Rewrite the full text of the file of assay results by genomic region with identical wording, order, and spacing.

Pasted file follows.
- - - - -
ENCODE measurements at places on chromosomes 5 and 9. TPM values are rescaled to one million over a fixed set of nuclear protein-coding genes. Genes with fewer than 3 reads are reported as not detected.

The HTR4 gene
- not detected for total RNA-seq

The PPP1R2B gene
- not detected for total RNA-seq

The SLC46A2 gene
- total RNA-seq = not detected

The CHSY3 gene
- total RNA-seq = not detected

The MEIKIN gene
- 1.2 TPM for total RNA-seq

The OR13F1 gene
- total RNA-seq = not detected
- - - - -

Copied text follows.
ENCODE measurements at places on chromosomes 5 and 9. TPM values are rescaled to one million over a fixed set of nuclear protein-coding genes. Genes with fewer than 3 reads are reported as not detected.

The HTR4 gene
- not detected for total RNA-seq

The PPP1R2B gene
- not detected for total RNA-seq

The SLC46A2 gene
- total RNA-seq = not detected

The CHSY3 gene
- total RNA-seq = not detected

The MEIKIN gene
- 1.2 TPM for total RNA-seq

The OR13F1 gene
- total RNA-seq = not detected